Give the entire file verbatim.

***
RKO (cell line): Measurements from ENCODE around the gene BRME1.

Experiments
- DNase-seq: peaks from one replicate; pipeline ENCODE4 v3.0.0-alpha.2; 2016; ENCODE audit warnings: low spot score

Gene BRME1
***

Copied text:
RKO (cell line): Measurements from ENCODE around the gene BRME1.

Experiments
- DNase-seq: peaks from one replicate; pipeline ENCODE4 v3.0.0-alpha.2; 2016; ENCODE audit warnings: low spot score

Gene BRME1